Those early Christians gathered to form congregations wherever believers could be found. Locally, pastors, deacons, elders, and others served as leaders. Scripture and history underline their value in ways still precious in our flocks. From Paul’s letters to Timothy, we see his protégé holding broader responsibility as an overseer—a bishop, one who had responsibility for a number of congregations. That role continued in the days after John and Timothy, filled by men like Ignatius, Polycarp, Clement of Rome, and Pappias of Hierapolis. They served as overseers—not bosses but shepherds, counselors, and role models, leaders in this perilous time.
The very existence of men like these leaders, whether local or regional, meant that the church had carried out Paul’s advice to Timothy, “The things you have heard me say in the presence of many witnesses entrust to reliable people who will also be qualified to teach others” (2 Timothy 2:2). Ignatius, Polycarp, and Pappias had all been students of John, and Clement likely knew Peter. They in turn had pupils and protégés—spiritual grandsons, great-grandsons, and further descendants of the apostles who soldiered for the faith in later centuries. By the Spirit’s Word and power, these reliable people produced more reliable people.
Roughly two hundred years later, the historian Eusebius gathered the facts of these times from the stories and records that survived. He and others like him (Irenaeus stands out) give us a sense of their day. Probably already before John died, there appeared a little book called the Didache—Greek for “teaching” and short for “The Teaching of the Twelve Apostles.” It served as an introduction for new Christians to life in the church. Epistles or letters from these church fathers who faithfully conveyed the truth of God served to encourage and admonish individuals and congregations.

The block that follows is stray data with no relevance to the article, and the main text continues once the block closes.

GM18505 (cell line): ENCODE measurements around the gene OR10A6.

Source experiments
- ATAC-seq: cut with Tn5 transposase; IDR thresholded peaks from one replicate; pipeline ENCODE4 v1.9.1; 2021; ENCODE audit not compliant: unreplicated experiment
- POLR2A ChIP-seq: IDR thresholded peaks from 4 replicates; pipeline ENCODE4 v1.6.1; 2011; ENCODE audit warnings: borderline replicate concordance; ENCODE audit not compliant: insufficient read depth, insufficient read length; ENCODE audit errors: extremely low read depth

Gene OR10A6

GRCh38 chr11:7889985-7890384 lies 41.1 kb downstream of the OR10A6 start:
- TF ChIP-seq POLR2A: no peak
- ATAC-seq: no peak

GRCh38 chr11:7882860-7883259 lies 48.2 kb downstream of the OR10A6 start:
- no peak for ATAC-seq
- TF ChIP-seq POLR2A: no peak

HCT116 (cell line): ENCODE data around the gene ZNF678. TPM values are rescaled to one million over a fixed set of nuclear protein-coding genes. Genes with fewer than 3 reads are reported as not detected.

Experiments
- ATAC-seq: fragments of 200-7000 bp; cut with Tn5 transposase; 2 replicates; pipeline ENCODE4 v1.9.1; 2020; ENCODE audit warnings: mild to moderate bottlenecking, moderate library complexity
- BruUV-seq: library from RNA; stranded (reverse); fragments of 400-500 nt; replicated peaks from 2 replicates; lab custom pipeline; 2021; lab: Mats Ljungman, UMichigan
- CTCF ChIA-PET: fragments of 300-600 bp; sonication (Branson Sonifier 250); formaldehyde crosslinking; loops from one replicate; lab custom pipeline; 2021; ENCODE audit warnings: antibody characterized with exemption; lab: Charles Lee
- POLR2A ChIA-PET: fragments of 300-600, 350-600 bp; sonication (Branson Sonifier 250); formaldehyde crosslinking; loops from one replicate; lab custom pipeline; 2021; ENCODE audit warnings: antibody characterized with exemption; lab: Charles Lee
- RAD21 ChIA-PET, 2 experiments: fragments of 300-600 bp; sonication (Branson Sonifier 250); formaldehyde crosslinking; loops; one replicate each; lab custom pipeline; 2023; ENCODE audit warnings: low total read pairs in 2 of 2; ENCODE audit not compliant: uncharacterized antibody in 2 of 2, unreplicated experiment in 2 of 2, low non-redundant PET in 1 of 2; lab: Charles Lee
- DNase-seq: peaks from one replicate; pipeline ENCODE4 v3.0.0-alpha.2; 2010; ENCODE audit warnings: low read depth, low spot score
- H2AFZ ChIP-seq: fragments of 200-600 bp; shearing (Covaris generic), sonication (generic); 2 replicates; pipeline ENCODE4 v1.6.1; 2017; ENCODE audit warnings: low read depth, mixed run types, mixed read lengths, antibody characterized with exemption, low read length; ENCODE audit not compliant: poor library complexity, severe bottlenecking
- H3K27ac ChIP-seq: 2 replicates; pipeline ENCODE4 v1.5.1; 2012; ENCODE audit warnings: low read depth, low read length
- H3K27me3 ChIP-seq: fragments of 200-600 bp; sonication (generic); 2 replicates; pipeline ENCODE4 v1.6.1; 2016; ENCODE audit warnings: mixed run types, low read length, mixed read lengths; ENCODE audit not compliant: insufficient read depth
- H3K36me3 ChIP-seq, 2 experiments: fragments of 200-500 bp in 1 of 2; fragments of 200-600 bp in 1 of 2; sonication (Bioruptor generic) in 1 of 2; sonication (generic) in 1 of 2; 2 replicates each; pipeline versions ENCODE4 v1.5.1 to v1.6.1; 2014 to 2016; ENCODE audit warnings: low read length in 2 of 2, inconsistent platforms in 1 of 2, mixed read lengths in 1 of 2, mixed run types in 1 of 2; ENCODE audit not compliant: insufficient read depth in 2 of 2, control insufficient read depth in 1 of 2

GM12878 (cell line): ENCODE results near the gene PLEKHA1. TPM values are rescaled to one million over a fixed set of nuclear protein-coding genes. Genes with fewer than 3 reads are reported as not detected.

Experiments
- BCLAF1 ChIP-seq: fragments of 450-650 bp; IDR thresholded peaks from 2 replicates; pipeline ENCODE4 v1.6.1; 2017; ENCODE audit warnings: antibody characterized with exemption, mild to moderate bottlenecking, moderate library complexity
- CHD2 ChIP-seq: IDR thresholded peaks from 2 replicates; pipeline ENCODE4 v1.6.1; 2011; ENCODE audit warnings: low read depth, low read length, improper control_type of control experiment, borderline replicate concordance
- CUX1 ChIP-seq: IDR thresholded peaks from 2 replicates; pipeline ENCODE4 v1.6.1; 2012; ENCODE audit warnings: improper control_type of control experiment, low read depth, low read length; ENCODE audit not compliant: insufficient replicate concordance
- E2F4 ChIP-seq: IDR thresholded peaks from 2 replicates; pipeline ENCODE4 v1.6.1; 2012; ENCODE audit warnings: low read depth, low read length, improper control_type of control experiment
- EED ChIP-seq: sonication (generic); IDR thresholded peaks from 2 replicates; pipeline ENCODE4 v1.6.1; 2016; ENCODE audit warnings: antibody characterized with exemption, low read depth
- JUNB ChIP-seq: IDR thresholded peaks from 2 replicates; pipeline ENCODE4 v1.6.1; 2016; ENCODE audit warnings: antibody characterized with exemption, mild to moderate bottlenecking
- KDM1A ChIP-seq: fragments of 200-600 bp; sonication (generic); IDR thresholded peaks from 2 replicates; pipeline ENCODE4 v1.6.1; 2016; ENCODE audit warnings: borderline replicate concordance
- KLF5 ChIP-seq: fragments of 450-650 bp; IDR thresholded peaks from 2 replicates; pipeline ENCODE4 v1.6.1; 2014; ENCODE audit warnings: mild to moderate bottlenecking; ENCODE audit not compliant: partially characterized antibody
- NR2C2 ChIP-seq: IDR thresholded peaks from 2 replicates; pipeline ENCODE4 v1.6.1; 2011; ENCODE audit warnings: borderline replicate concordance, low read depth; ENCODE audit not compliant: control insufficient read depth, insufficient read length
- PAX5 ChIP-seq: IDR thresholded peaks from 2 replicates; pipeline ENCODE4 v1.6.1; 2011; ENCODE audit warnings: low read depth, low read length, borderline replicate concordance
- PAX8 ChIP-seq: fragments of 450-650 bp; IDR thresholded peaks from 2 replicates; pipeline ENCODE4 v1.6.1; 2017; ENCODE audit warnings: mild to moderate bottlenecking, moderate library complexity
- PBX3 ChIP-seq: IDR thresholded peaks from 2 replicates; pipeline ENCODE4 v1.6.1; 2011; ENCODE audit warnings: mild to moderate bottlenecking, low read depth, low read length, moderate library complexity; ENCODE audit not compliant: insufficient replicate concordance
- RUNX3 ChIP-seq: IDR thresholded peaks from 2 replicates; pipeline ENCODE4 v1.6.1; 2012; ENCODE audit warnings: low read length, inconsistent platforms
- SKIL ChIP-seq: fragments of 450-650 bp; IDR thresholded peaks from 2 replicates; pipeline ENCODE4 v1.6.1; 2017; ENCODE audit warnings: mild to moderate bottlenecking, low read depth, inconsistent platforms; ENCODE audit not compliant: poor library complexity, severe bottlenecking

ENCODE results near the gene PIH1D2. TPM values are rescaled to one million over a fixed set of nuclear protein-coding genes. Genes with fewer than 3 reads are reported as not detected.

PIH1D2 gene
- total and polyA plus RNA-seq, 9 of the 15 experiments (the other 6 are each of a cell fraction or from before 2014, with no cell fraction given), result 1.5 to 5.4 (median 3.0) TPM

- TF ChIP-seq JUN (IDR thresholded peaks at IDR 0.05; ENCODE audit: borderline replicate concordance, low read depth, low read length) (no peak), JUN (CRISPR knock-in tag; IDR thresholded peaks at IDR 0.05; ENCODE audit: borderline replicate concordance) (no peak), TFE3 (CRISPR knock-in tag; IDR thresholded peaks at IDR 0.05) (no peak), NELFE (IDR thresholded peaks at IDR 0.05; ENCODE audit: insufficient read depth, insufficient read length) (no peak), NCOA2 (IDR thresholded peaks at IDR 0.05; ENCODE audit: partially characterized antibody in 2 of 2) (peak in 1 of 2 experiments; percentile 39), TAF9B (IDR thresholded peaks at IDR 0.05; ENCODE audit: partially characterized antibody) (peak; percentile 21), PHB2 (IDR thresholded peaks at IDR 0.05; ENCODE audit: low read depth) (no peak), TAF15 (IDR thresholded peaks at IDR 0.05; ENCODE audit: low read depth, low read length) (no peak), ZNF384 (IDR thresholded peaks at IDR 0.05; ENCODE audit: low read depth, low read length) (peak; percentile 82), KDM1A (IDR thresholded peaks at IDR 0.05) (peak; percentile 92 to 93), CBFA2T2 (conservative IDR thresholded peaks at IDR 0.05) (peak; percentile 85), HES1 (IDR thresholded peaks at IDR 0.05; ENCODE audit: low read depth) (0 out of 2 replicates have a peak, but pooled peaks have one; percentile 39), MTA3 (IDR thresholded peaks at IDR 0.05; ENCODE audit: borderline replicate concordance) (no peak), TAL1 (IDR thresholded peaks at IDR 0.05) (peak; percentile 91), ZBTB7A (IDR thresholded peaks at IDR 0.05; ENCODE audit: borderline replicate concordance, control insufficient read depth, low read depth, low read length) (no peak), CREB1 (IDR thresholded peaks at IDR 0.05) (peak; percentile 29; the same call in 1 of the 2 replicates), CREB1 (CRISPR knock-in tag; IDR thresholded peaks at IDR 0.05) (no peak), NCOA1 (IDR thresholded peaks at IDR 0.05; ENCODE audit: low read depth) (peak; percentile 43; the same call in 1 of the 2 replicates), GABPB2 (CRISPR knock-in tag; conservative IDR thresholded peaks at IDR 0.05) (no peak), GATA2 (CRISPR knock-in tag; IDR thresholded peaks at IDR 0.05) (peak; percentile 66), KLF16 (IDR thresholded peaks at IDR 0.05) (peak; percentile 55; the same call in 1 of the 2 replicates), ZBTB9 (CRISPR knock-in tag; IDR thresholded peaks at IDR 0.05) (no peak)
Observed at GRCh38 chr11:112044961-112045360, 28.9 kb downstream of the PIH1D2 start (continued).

Clement wrote twice—this sounds familiar—to the congregation in Corinth, addressing problems there. Later Justin Martyr staunchly defended the faith against false teachers. The Shepherd of Hermas, a book of visions and parables, was highly regarded for centuries, though its author is unknown. Other writers wrote down records of inspiring stories of Christians’ faithful lives and brave martyr deaths, encouragements by example in this difficult, dangerous time.
These scholar leaders chose their words carefully, striving to say clearly what Scripture said—no more and no less—about God and people, sin and grace, law and gospel. In days not long after John, they shaped statements to speak the truth about God, phrases and unambiguous wording that some three centuries later found their way into the Apostles’ Creed, that familiar, brief declaration of who God is. Such statements and eventually the creed, as summaries of Scripture, helped instruct the young or new to faith, traveled compactly in Christians’ memories wherever they went and in whatever circumstances they landed, and comforted all in life and in death.
These leaders always turned back to Scripture, the record of the inspired prophets, apostles, and evangelists, to refresh their strength and contend for the truth. In short, the first generations of Christians after the apostles, by God’s grace, served not only to keep their own faith alive but also to pass it on to those who followed them. Our fathers and mothers in the faith lived the command the writer to the Hebrew Christians had written not long before, “Remember your leaders, who spoke the word of God to you. Consider the outcome of their way of life and imitate their faith” (Hebrews 13:7).
Now we remember them and consider and imitate in our own perilous time.
Author: Daniel Balge
Volume 108, Number 5
Issue: May 2021